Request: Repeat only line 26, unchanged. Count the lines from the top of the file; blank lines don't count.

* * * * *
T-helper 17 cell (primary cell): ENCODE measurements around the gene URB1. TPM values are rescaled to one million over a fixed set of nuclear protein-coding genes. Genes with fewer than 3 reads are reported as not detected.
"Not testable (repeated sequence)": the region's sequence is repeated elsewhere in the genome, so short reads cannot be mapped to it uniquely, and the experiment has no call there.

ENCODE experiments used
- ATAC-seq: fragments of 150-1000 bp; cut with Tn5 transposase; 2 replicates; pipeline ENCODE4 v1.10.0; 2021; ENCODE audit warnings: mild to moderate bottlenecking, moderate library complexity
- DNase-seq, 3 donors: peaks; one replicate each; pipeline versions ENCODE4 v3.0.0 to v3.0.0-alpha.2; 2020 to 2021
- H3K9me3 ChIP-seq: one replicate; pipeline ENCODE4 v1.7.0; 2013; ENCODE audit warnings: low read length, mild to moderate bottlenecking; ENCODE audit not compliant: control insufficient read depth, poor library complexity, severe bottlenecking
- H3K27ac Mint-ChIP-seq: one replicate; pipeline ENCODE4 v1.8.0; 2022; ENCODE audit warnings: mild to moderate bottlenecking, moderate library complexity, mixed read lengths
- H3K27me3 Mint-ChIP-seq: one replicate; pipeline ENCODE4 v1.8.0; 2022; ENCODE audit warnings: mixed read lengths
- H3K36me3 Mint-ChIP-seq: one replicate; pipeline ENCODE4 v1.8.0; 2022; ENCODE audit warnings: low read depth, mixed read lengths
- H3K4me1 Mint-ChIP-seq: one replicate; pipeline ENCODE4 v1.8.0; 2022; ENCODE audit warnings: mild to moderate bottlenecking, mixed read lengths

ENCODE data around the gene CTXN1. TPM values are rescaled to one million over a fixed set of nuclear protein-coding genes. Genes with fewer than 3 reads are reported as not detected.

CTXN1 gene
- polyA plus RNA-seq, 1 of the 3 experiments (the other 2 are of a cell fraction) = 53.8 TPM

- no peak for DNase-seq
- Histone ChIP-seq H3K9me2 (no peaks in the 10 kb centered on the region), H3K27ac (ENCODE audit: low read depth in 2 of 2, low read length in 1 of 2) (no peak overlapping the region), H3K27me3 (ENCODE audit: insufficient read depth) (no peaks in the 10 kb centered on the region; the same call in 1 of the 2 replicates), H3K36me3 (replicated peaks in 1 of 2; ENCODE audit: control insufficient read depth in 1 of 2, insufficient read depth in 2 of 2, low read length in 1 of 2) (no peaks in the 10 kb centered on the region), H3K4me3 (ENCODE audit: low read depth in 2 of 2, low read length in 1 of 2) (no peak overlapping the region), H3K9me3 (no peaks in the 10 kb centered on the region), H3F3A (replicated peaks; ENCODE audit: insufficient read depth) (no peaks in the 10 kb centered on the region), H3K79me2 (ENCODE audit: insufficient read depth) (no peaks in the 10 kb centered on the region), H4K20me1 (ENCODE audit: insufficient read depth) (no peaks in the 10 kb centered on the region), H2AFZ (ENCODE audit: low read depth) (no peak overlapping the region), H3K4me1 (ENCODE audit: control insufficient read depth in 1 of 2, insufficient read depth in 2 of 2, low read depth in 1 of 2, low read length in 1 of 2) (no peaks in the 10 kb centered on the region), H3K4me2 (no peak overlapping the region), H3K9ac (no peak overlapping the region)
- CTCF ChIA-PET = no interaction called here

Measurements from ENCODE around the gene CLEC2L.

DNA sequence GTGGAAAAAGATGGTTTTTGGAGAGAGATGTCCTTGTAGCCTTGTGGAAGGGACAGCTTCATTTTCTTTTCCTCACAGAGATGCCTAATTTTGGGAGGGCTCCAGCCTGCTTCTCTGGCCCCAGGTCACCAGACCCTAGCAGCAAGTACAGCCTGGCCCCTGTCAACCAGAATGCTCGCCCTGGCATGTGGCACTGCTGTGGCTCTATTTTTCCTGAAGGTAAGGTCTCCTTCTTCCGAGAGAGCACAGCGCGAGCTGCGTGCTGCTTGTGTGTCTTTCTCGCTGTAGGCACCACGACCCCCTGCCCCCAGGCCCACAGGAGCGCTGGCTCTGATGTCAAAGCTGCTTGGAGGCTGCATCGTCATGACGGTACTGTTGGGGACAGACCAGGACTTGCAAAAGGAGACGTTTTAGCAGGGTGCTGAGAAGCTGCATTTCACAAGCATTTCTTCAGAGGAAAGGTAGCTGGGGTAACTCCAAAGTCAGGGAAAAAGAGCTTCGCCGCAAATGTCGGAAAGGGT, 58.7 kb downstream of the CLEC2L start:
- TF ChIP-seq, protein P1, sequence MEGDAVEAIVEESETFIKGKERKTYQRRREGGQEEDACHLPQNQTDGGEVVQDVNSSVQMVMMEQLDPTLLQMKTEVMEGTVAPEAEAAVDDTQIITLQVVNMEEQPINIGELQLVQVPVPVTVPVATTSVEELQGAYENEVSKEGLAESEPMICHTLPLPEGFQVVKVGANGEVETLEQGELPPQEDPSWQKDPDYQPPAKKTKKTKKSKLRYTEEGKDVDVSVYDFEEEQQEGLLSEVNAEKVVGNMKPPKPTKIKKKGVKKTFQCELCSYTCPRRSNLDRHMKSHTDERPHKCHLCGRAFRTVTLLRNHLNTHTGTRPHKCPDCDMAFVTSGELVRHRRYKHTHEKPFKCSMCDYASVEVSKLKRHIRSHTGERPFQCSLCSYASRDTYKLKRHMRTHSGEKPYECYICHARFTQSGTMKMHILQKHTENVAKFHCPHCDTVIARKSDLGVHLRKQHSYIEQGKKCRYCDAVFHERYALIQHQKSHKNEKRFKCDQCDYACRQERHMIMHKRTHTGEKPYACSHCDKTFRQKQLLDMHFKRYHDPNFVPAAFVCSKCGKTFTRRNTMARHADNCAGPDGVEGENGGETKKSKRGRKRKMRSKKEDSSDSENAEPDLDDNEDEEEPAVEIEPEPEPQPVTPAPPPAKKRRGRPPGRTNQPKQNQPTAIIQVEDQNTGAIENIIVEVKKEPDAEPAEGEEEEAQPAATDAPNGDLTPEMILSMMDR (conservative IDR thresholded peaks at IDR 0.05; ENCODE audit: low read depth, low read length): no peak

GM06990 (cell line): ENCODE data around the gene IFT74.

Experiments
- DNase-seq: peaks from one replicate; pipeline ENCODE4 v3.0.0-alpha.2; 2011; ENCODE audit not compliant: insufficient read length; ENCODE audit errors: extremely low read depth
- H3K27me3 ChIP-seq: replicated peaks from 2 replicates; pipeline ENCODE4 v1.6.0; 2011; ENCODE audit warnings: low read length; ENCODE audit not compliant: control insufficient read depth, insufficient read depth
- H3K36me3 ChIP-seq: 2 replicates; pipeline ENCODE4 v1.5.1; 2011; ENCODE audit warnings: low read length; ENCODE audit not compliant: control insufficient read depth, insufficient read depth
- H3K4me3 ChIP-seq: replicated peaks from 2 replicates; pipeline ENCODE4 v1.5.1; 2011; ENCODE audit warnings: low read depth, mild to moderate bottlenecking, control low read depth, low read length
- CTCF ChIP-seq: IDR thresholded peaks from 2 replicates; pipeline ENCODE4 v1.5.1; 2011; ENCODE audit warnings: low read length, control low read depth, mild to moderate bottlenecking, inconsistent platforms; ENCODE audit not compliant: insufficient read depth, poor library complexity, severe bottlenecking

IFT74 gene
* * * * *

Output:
- CTCF ChIP-seq: IDR thresholded peaks from 2 replicates; pipeline ENCODE4 v1.5.1; 2011; ENCODE audit warnings: low read length, control low read depth, mild to moderate bottlenecking, inconsistent platforms; ENCODE audit not compliant: insufficient read depth, poor library complexity, severe bottlenecking